<target name="zipDist">
        <echo message="Compressing data..." />

    <target name="upload">
        <echo message="Uploading to FTP server..." />
    <target name="default" depends="createJar, makeDirectory, copyDocument, zipDist, upload" />
In our custom build, we created 6 targets. The first 5 targets are equivalent to the 5 tasks in the project’s scenario. The last target will be the main one that calls the others in the order as specified by the depends attribute of the target default. Each target simply prints out a message corresponding to its purpose, by using the <echo /> tag. We don’t write real Ant tasks for the targets because this article’s purpose is to demonstrate how a custom build can be used with Eclipse, and the implementation of details is up to you. Ant provides various tasks that help you to complete the described scenario, here are some suggestions:

  • Task jar: creates a JAR file
  • Task mkdir: creates a directory
  • Task copyfile: copies files.
  • Task zip: creates a zip file.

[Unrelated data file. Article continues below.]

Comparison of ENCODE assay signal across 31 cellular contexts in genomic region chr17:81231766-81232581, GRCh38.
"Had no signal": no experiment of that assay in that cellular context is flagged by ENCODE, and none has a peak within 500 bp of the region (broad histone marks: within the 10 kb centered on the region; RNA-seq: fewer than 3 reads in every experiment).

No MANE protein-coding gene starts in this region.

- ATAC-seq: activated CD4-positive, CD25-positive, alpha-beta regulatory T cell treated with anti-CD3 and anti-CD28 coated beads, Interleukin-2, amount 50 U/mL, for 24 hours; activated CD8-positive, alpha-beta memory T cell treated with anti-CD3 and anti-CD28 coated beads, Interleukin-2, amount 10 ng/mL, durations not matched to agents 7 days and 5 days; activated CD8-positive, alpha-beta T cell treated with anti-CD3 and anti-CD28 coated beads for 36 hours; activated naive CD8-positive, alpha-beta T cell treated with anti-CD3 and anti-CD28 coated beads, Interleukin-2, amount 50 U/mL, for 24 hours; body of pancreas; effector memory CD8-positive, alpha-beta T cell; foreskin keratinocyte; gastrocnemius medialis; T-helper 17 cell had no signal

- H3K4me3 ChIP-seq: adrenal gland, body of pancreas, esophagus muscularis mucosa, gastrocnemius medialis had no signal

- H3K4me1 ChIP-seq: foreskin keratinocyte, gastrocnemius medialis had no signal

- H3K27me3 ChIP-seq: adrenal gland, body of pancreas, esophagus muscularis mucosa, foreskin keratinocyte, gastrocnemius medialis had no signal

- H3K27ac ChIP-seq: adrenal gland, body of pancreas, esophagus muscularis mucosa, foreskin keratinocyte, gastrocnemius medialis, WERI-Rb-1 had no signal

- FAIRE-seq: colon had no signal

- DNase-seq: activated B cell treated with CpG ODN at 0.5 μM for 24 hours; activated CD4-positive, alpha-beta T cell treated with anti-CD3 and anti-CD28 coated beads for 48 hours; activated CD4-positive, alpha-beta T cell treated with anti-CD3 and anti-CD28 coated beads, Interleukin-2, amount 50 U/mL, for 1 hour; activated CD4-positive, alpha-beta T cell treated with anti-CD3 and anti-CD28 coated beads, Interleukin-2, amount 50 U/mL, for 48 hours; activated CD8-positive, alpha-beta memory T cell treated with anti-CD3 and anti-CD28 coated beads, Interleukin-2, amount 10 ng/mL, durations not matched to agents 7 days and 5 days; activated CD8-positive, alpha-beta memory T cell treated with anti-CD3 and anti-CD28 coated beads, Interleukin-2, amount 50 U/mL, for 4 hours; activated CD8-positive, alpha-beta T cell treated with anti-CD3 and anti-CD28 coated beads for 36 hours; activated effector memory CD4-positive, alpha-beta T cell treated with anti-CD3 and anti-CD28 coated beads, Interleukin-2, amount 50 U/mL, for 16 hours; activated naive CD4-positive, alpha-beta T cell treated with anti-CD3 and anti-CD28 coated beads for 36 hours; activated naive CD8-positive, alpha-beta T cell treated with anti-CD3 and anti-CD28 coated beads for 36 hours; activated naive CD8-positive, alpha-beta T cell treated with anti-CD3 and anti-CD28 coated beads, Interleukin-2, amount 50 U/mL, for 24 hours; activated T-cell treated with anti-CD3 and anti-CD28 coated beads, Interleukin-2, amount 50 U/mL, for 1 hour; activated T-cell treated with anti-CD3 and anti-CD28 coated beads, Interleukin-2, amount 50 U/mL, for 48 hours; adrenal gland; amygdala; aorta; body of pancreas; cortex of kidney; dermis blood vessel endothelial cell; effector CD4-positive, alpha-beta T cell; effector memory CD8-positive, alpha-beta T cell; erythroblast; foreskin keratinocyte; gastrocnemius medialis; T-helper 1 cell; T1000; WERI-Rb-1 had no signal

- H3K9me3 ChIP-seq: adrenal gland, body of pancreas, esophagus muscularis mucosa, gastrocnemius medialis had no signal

• Task FTP: performs various operations with a FTP server.

Adding custom Ant build to the project

Select Project -> Properties from the main menu. In the project properties dialog, select Builders:

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Figure: Configure Builders for the project

You can see the Java Builder in the list on the right, this is the default build which Eclipse uses to build the project. We cannot modify this default build. To add our custom build script, click New. In the dialog Choose configuration type, select Ant Builder, click OK:

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Figure: Create Ant Builder type

The dialog Properties for New_Builder appears to let us configure our custom build.

  • Type Ant_Builder into the Name field.

On the Main tab:

  • Click Browse Workspace… under Buildfile section to select the Ant build script.
  • Under the Base Directory section, click Browse Workspace to select the directory in which our Ant script will consider as its home directory.

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Figure: Configure Ant builder

Select Targets tab. This tab allows us to specify when and what will be executed. There are four point of time (event) that we can select to run our custom build script:

  • After a “Clean”: run the script after a clean project action is performed.
  • Manual Build: run the script before or after a manual build action is performed. We can specify before or after later.
  • Auto Build: run the script before or after an auto build action is performed.
  • During a “Clean”: run the script during a clean action is performed.